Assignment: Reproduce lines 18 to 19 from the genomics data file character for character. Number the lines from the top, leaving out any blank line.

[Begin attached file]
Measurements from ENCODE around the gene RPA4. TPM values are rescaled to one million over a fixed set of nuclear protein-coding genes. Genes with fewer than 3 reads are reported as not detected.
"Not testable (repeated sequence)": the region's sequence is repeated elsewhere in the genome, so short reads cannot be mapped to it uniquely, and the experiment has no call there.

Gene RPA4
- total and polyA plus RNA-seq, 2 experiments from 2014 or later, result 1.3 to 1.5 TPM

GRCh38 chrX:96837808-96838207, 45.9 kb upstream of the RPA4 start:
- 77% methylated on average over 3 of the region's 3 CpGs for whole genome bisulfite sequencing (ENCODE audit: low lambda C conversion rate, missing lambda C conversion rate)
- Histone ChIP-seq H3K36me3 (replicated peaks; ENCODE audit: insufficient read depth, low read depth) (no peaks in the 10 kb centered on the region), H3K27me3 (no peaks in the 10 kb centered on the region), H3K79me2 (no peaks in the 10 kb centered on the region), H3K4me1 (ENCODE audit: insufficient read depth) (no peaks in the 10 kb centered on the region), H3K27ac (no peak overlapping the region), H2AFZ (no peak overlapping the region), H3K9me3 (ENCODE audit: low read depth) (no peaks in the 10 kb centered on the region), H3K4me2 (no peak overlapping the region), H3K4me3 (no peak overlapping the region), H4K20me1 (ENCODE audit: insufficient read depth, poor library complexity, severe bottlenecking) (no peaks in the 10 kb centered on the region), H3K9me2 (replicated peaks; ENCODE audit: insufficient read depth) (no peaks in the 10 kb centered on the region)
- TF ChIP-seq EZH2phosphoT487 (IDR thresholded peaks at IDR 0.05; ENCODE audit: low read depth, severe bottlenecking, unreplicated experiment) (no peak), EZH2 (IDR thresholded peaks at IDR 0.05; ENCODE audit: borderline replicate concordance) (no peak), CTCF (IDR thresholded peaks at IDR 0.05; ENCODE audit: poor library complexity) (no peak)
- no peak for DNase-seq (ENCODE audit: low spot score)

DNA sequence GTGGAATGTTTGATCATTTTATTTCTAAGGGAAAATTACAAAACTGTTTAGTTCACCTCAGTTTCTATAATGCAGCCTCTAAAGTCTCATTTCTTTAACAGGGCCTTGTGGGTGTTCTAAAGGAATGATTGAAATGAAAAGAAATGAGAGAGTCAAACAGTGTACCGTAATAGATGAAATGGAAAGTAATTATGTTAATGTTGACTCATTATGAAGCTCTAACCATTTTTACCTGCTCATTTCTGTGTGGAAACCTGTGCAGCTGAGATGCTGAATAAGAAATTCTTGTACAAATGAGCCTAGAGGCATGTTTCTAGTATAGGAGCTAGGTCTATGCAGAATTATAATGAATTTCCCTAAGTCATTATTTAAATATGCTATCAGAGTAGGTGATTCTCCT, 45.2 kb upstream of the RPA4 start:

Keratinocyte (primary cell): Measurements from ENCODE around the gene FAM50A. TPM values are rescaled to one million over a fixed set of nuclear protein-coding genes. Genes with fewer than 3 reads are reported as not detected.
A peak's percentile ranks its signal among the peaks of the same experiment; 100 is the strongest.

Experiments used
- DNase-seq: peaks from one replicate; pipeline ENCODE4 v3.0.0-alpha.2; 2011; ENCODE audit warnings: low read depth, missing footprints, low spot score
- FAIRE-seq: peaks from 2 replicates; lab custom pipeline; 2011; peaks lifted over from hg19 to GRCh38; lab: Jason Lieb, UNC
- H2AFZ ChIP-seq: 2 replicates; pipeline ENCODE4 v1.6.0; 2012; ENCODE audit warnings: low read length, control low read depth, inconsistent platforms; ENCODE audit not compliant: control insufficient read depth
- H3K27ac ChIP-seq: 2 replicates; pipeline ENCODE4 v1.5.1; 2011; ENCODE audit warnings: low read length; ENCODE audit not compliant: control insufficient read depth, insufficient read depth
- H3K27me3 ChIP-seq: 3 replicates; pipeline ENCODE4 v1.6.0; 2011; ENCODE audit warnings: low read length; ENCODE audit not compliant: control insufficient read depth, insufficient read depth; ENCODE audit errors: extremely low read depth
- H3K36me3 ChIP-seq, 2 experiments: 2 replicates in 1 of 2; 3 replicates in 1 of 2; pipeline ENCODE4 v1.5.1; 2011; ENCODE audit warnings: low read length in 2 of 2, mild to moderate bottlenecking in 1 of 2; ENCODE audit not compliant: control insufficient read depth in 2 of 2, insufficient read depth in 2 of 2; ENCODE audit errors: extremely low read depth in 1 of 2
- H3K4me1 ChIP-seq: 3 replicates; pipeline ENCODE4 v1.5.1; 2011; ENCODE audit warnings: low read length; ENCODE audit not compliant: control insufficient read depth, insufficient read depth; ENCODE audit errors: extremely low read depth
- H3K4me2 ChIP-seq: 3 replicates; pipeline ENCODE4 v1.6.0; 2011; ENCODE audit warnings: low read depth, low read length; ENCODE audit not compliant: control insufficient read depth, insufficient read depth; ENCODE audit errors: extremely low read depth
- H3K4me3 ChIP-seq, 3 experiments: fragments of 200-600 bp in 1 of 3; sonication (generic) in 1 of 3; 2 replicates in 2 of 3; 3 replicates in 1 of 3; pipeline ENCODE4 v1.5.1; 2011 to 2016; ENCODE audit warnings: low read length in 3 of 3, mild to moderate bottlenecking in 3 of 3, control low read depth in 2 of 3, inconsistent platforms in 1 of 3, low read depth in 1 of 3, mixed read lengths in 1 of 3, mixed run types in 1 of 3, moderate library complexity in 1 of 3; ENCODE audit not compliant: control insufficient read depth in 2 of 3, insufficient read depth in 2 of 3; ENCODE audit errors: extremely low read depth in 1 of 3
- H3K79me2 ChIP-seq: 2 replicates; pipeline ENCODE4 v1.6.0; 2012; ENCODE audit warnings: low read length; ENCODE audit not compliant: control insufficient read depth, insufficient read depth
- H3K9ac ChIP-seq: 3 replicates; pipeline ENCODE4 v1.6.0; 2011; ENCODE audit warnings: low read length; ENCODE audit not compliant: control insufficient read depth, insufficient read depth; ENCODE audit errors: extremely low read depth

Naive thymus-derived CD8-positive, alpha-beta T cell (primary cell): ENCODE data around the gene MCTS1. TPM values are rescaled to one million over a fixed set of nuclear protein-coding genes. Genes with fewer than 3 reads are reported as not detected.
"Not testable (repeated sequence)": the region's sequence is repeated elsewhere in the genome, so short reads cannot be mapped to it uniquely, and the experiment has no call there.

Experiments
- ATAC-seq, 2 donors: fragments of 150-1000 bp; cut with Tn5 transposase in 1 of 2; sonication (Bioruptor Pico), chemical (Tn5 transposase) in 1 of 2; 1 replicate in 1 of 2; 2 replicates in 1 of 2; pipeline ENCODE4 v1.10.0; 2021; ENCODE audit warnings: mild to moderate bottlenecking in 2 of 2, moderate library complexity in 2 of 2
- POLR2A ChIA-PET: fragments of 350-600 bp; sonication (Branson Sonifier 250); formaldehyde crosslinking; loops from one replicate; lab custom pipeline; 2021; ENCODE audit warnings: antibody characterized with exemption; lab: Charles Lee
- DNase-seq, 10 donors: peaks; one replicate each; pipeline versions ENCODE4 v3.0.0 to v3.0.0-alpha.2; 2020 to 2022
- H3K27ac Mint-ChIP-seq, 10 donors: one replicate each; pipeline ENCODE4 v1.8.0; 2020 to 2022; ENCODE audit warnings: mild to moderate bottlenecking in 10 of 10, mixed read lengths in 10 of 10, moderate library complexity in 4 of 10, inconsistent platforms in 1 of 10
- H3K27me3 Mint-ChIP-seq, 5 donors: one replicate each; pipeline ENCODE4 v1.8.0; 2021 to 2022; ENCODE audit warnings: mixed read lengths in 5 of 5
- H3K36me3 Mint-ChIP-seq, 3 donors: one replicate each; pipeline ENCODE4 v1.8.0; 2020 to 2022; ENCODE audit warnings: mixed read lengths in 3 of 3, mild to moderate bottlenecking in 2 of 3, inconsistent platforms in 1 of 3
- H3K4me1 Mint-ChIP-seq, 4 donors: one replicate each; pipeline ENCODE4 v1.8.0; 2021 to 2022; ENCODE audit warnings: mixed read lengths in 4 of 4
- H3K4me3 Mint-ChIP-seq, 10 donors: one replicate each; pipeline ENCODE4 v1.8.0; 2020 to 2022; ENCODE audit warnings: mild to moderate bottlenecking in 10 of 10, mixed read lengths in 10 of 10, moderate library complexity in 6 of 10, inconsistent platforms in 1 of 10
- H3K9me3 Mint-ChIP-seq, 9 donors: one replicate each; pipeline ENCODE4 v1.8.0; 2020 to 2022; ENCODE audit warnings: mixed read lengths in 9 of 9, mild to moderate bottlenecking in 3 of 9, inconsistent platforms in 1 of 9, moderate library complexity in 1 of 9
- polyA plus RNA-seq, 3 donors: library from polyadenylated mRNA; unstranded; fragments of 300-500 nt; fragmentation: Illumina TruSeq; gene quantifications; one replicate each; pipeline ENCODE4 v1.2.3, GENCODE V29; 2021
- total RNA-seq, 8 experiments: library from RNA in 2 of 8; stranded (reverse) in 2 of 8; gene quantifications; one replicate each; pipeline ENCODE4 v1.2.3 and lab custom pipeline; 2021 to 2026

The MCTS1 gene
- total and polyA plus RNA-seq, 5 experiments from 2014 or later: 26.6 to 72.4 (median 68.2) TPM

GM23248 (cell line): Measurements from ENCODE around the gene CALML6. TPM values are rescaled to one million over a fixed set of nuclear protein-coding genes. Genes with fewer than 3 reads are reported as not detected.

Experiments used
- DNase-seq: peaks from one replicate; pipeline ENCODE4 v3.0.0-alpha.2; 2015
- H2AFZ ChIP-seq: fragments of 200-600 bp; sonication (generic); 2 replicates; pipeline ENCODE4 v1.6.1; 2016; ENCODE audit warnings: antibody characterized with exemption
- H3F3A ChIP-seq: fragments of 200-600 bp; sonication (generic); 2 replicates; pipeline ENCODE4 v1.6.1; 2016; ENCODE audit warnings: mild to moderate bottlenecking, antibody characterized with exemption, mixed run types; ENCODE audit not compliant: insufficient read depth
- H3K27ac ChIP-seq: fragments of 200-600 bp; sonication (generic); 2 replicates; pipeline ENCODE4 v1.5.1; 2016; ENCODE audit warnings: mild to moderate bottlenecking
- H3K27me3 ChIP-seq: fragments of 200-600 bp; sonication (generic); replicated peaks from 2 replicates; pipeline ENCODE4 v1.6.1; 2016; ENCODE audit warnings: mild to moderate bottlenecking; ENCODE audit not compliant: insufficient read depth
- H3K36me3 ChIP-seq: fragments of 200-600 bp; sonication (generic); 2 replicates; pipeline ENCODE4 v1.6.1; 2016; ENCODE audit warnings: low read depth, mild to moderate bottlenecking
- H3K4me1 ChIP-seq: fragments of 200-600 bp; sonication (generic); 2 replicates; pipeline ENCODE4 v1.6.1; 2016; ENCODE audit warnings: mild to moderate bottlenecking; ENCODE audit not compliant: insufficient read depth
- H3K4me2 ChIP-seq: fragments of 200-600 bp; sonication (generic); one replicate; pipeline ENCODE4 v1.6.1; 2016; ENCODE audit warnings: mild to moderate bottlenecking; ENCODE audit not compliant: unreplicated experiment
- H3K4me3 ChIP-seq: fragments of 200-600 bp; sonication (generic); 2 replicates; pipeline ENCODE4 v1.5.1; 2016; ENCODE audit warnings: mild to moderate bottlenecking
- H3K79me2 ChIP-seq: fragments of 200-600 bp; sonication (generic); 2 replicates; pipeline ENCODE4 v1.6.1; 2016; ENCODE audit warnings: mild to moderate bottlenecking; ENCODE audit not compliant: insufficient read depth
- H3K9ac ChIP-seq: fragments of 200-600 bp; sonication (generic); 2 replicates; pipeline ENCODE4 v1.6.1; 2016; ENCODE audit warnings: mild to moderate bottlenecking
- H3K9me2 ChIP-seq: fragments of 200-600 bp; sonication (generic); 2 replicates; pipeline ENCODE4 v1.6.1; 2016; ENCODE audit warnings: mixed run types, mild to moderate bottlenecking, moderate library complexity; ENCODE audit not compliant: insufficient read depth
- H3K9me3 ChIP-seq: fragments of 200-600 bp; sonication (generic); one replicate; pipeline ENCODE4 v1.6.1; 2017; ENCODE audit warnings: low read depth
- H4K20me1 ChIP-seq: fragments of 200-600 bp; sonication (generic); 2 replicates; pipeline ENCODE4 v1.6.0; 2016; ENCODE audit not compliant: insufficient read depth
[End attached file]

- H3K27me3 ChIP-seq: 3 replicates; pipeline ENCODE4 v1.6.0; 2011; ENCODE audit warnings: low read length; ENCODE audit not compliant: control insufficient read depth, insufficient read depth; ENCODE audit errors: extremely low read depth
- H3K36me3 ChIP-seq, 2 experiments: 2 replicates in 1 of 2; 3 replicates in 1 of 2; pipeline ENCODE4 v1.5.1; 2011; ENCODE audit warnings: low read length in 2 of 2, mild to moderate bottlenecking in 1 of 2; ENCODE audit not compliant: control insufficient read depth in 2 of 2, insufficient read depth in 2 of 2; ENCODE audit errors: extremely low read depth in 1 of 2